I’ve been critical of President Obama and some of his policies, none more so than his handling of the war on terror and specifically against Al Qaeda. All signs indicated he was continuing the wimpy policy of President Bush, who went back on his word that we would get Bin Laden “dead or alive,” and who instead put his focus on Iraq and Saddam Hussein.
Who knew that Obama had instructed his intelligence and security advisors to work feverishly behind the scenes in secret to track down Bin Laden? It was one of the great secret missions in American history. And it was fraught with great risk, both militarily and politically, and took extraordinary courage on his part to implement.
After 9/11, President Bush gave one of the greatest speeches I can remember. He vowed that we would capture Bin Laden, dead or alive, and that any country that stood in our way would pay the price. They were either “with us or against us.”
But it wasn’t long before Bush gave up, either because it interfered with his plan to topple Saddam Hussein, or because of political expediency. He saw it was going to be much harder than he envisioned, so he moved on to a target that would be easier pickings. On March 13, 2002 he stated clearly, “I don’t know where Bin Laden is. I have no idea and really don’t care. It’s not that important. It’s not our priority.”
At one point, we even had knowledge that there was a good chance Bin Laden and high Al Qaeda operatives were hiding in Pakistan. However, the Pakistani government refused to allow American military forces to cross the border, and the Bush administration acquiesced. They didn’t want to “offend” the Pakistanis.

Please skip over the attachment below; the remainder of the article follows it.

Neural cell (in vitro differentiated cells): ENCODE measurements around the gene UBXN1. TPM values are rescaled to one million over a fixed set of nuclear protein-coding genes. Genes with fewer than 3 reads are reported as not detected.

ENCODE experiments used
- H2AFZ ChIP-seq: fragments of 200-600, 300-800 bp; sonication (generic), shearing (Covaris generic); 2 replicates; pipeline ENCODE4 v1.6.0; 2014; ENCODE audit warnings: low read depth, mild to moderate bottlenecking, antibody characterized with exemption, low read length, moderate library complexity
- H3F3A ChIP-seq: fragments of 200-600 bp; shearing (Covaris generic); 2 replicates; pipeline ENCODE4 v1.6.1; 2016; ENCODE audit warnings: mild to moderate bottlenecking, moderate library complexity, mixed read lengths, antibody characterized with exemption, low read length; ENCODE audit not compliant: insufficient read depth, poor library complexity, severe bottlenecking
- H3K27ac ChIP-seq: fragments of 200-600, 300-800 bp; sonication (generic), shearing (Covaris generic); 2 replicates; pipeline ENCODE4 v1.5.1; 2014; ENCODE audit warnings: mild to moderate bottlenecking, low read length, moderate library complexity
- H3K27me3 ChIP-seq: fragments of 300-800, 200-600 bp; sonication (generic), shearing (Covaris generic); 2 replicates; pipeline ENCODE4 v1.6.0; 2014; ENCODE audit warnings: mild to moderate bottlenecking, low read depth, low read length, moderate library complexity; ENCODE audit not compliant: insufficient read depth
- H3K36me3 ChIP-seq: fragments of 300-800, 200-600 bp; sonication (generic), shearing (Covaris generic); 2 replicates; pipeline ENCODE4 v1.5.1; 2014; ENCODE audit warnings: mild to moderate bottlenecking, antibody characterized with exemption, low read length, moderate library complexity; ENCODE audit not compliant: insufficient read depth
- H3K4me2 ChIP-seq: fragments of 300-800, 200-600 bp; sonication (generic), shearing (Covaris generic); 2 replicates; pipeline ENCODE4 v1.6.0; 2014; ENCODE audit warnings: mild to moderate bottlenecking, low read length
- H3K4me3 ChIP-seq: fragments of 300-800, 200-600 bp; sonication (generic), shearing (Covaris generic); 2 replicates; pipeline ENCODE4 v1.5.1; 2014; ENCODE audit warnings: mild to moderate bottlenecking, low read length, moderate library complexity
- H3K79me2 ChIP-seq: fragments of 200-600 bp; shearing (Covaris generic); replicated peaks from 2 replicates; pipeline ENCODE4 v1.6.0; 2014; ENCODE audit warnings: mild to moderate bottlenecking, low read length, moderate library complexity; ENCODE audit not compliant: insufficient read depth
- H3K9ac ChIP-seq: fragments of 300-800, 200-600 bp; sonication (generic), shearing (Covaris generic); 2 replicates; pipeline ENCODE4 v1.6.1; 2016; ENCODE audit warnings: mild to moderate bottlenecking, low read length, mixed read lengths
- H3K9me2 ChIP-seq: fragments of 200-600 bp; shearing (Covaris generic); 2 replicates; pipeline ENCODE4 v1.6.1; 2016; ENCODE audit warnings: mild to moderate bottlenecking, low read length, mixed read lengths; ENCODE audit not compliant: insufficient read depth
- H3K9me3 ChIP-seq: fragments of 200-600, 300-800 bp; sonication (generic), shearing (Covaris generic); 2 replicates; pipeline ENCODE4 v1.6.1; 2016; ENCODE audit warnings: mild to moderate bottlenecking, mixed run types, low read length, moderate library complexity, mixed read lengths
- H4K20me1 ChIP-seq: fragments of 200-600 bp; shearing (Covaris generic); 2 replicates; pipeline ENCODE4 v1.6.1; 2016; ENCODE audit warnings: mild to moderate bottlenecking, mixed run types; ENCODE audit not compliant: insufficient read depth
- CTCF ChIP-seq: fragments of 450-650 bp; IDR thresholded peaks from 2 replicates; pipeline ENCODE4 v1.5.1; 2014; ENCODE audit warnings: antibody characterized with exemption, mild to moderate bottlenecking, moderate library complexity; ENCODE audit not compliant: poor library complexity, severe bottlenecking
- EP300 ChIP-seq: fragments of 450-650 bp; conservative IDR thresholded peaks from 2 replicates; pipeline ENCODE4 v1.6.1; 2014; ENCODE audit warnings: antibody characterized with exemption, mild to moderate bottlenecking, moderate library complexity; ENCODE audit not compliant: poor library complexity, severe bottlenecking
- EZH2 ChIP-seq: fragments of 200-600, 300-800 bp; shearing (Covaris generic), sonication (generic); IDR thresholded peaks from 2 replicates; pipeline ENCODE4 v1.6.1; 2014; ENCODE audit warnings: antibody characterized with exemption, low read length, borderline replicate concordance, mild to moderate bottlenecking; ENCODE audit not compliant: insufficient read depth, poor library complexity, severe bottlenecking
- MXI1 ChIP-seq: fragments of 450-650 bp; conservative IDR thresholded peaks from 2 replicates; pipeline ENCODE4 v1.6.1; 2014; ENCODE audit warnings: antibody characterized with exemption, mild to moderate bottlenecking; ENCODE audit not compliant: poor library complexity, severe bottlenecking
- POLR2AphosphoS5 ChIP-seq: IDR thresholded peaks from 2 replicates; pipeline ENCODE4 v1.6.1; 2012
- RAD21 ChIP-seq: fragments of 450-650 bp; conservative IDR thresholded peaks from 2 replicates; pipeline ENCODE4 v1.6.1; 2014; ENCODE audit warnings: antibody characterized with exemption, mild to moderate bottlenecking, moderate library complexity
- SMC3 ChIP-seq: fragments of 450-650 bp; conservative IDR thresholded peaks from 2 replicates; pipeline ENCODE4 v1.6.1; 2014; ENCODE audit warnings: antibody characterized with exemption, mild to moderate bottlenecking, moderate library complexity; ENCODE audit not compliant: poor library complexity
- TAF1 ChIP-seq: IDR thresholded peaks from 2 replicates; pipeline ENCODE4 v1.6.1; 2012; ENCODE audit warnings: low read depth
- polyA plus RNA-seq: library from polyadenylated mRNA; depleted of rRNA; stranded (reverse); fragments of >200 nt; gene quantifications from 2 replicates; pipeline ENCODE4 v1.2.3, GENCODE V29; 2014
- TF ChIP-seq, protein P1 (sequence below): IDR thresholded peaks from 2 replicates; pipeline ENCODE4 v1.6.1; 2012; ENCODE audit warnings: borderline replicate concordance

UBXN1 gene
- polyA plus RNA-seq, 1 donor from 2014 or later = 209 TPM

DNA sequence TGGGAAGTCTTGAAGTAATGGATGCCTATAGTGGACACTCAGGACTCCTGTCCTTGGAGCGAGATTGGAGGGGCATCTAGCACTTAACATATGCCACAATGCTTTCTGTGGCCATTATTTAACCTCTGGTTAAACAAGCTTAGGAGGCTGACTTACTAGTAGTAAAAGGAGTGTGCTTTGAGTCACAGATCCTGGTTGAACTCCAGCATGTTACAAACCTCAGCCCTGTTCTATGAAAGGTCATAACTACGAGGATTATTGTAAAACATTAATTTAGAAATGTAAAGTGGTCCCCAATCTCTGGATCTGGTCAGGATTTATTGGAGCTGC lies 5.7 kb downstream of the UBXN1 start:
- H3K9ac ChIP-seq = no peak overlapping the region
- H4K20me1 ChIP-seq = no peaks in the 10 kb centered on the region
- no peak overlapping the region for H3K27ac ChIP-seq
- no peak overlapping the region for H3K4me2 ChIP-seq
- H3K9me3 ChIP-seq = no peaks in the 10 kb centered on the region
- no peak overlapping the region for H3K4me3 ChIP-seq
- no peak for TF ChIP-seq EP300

It didn’t seem like any of this changed when President Obama took office. But we now know he was keeping an active secret operation to locate Bin Laden. It turns out they got a lead last August, and several months ago determined he might be in a compound near the capital of Pakistan.
The President didn’t flinch when it came to hiding the information from Pakistan. The President asked his top advisors for all the options. Unlike his predecessor in the oval office, he didn’t dismiss anyone with opinions that differed from what he wanted; he sought all opinions. The advisors discussed many courses of action, which ranged from safe to risks of massive proportions.
The easiest decision would have been to bomb the compound, like President Bush did when it was discovered where Abu Musab al-Zarqawi, the Al Qaeda leader in Iraq, was hiding. While it gave the best chance for success, it also would leave doubt as to whether the target had been hit, since it’s hard to identify bodies after they are blown to bits. By choosing to secretly send a team of Navy Seals into an enemy compound in a sovereign country, President Obama had chosen the path of greatest risk, but also greatest reward.